“I think the city wants to play this cautiously,” Devick said, “and is saying you need to resolve your issues before we move forward.”
Woodward City Attorney DuWayne Dalen also encouraged a survey.
“If the city is going to give an easement,” Dalen said, “I want a good legal description that the city’s going to be given to make sure any easement we may or may not give is accurate.”
The Creeses did not attend the Aug. 14 council meeting but during the month since the previous meeting, their attorney communicated with the city of Woodward.
“I’m holding in my hand,” Devick told the council, “a copy of a letter from an attorney representing the [Creeses], who is claiming not only ownership to that [fence] but ownership to the land that it sits on, and most of that fence is on city property.”
The mayor recommended turning the whole matter over to the city attorney.
Considering, Devick said, that “the majority of the fence is on city ground and was installed and put in by the city, then when an attorney is claiming ownership of that land on behalf of a property owner and ownership of that fence on behalf of a property owner, then as far as I’m concerned, and you guys can decide, but as far as I’m concerned, at that point we give it to our city attorney and say, ‘Uh-uh. It’s the city’s and the city’s right to do what they want to with it.'”
All eyes bent toward the city attorney.
“It’s got to be surveyed, number one,” Dalen said, “because you’ve got to know where the true lot lines are.”
The Creeses were absent from the August meeting, but their neighbor Mike Ramsey was present, and he brought along some lot lines of his own. He said he had his property surveyed and had also acquired a copy of a quit claim deed for the Creese property, including a legal description, as well as copies of real estate contract installments for the Creese property.
“I don’t think this fence is on their property,” Ramsey told the council. “I don’t think none of it is.”
Possibly as a result of Ramsey’s survey, the Creese property’s lot lines on the aerial maps of Aug. 23 differ from the lines on the maps of Aug. 14:
Luke said he also did some research during the course of the month and inquired with a certain Mr. Gunderson, one of the Woodward tribal elders, who described the origin of the fence.
“I’m telling you guys the fence is ours,” Luke said. “Phillip Jr. grew up there and is assuming that that fence is his.”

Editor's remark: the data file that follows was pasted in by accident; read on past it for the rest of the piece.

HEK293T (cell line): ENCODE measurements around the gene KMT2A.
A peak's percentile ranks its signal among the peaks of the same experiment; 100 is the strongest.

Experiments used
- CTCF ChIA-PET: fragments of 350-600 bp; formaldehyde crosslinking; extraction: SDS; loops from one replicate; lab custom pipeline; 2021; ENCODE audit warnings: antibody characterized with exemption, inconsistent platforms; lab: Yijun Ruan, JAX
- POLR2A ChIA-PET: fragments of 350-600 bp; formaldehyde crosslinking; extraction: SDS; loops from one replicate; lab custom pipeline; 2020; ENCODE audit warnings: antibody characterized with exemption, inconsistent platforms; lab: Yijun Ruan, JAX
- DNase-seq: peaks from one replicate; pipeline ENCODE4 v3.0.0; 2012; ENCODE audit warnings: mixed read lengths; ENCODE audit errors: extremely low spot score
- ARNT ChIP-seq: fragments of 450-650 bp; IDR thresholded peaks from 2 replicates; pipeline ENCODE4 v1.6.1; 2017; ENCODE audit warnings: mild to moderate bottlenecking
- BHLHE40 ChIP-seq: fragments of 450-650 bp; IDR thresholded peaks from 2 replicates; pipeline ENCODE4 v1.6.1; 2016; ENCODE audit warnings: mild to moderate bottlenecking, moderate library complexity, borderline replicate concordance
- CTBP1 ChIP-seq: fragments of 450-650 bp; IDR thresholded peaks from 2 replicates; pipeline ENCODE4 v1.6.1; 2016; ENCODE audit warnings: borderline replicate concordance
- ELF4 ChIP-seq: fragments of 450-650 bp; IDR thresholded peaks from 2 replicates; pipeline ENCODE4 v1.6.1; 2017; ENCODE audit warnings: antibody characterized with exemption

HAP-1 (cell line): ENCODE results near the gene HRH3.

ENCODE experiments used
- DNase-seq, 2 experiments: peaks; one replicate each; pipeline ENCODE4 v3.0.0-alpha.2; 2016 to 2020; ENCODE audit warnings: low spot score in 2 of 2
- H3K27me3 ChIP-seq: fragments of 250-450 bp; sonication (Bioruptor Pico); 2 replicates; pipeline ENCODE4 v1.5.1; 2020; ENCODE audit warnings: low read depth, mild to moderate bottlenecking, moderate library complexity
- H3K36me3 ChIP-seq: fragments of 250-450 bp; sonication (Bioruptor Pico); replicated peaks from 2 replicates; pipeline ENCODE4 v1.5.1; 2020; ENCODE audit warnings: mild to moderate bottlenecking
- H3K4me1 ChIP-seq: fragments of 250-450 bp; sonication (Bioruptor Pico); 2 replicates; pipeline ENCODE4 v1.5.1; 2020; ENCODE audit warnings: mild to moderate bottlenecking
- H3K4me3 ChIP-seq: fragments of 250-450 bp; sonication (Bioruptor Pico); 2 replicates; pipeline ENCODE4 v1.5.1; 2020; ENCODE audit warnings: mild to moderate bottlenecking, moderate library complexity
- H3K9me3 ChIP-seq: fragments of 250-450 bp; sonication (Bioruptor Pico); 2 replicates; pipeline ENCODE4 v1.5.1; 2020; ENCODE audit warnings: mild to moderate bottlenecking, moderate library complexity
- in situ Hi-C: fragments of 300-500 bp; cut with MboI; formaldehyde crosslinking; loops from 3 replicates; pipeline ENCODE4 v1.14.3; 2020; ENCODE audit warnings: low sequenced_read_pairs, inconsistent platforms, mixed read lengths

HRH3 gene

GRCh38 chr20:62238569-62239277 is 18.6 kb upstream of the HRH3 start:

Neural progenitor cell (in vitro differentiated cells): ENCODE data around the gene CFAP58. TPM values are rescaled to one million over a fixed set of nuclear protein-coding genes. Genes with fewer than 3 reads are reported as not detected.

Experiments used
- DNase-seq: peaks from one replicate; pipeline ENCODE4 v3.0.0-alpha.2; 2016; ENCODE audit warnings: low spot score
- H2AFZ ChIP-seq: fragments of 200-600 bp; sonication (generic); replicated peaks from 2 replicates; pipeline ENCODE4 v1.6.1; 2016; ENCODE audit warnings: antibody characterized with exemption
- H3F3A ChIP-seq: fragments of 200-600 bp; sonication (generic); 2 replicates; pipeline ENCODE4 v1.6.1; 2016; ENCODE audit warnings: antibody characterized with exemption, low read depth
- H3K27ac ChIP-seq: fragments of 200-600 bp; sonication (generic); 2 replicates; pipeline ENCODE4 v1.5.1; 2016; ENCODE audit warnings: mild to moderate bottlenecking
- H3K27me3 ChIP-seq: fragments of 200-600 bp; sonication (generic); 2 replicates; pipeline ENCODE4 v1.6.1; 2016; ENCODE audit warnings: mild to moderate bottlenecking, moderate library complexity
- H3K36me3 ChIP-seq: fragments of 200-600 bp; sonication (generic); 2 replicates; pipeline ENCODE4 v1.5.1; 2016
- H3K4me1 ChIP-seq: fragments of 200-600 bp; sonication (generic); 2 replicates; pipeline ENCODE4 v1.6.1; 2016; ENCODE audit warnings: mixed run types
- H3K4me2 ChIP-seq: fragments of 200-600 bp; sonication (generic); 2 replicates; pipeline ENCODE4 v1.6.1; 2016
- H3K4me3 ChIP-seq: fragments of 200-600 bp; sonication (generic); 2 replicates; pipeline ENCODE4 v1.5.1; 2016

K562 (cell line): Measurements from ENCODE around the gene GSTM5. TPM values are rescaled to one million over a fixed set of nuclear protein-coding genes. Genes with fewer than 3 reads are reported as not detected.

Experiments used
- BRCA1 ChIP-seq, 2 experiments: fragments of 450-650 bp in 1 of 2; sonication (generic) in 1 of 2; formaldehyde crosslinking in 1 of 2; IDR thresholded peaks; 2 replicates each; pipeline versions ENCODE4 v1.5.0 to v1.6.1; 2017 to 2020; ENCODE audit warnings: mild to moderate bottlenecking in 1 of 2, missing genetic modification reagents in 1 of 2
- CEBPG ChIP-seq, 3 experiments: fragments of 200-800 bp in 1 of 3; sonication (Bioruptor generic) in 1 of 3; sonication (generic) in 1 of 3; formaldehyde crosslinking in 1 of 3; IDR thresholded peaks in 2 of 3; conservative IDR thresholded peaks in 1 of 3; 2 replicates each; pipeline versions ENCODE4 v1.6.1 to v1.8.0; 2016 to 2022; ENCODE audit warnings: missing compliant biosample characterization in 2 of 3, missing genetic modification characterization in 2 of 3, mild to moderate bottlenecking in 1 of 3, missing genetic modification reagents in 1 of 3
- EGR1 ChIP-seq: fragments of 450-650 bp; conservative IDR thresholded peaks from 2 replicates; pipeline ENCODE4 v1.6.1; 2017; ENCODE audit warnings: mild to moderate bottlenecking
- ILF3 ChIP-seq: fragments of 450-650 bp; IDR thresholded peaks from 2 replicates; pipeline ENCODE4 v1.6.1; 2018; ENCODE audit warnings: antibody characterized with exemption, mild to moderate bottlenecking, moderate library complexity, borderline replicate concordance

Ramsey was equally certain in his opinion. “It’s not even remotely close,” he said. “You own the fence. You own four trees and a burn pile.”
The lines appeared to be clear and distinct, but Dalen said further legal complications could arise.
“In these cases, there’s such a thing as boundary by acquiescence,” he said. “There’s such a thing as adverse possession. They’re talking about filing a quiet claim action. There’s three or four different legal theories that can be argued in a case like this because — look at how hard it was for Dave to figure out where in the world this fence came from.”
According to online sources, acquiescence is a legal concept that determines the boundary line between two properties and overrules the boundary listed in the deeds. If the law of acquiescence applies, one property owner loses title to some amount of land, and the other property owner gains it.
The concept of adverse possession applies to the occupation of land to which another person has title with the intention of possessing it as one’s own, and an action to quiet title is a lawsuit brought in order to establish a party’s title to property against anyone and everyone and thus to “quiet” any challenges or disputed claims to the title.
“We could spend a lot of money to argue about a fence that we don’t care about just to prove that it’s on city property,” said Woodward City Council member Craig DeHoet. “The only real issue here is that last eight-foot section, so if we would give that property owner the easement for the fence area on the understanding that they remove that last eight feet, then all of this goes away, right?”
Dalen said, “Once we figure out where our property is, there’s still the issue, I’m afraid, of the Ramseys and the Creeses. That could be a whole separate court case of those two figuring out what they’re going to do between their two properties.”
Luke said he was willing to compromise.
“In all honesty,” he said, “if they wanted that property and they wanted to pay property taxes on that extra property and they want to leave the fence there, I’ll go for that. You can have it, but you’re going to pay property taxes on it and if not, we want our property back.”
In a state of some perplexity, the council directed the mayor and the city attorney to draft a reply to the Creeses’ attorney and to work to resolve the issue.
“The fence is on my property,” Ramsey said, “but yet I’m the villain in this whole thing. It just frustrates me. They want to take my property and say, ‘It’s ours,’ and that’s crap.”